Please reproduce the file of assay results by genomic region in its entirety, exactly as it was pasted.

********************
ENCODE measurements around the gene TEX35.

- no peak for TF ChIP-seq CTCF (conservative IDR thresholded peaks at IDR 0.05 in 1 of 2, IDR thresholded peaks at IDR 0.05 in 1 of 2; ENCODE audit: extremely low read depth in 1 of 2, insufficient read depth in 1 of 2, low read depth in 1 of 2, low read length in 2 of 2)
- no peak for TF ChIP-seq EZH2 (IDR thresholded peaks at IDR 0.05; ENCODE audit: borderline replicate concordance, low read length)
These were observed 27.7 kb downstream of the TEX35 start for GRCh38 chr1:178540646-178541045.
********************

ENCODE measurements around the gene TEX35.

- no peak for TF ChIP-seq CTCF (conservative IDR thresholded peaks at IDR 0.05 in 1 of 2, IDR thresholded peaks at IDR 0.05 in 1 of 2; ENCODE audit: extremely low read depth in 1 of 2, insufficient read depth in 1 of 2, low read depth in 1 of 2, low read length in 2 of 2)
- no peak for TF ChIP-seq EZH2 (IDR thresholded peaks at IDR 0.05; ENCODE audit: borderline replicate concordance, low read length)
These were observed 27.7 kb downstream of the TEX35 start for GRCh38 chr1:178540646-178541045.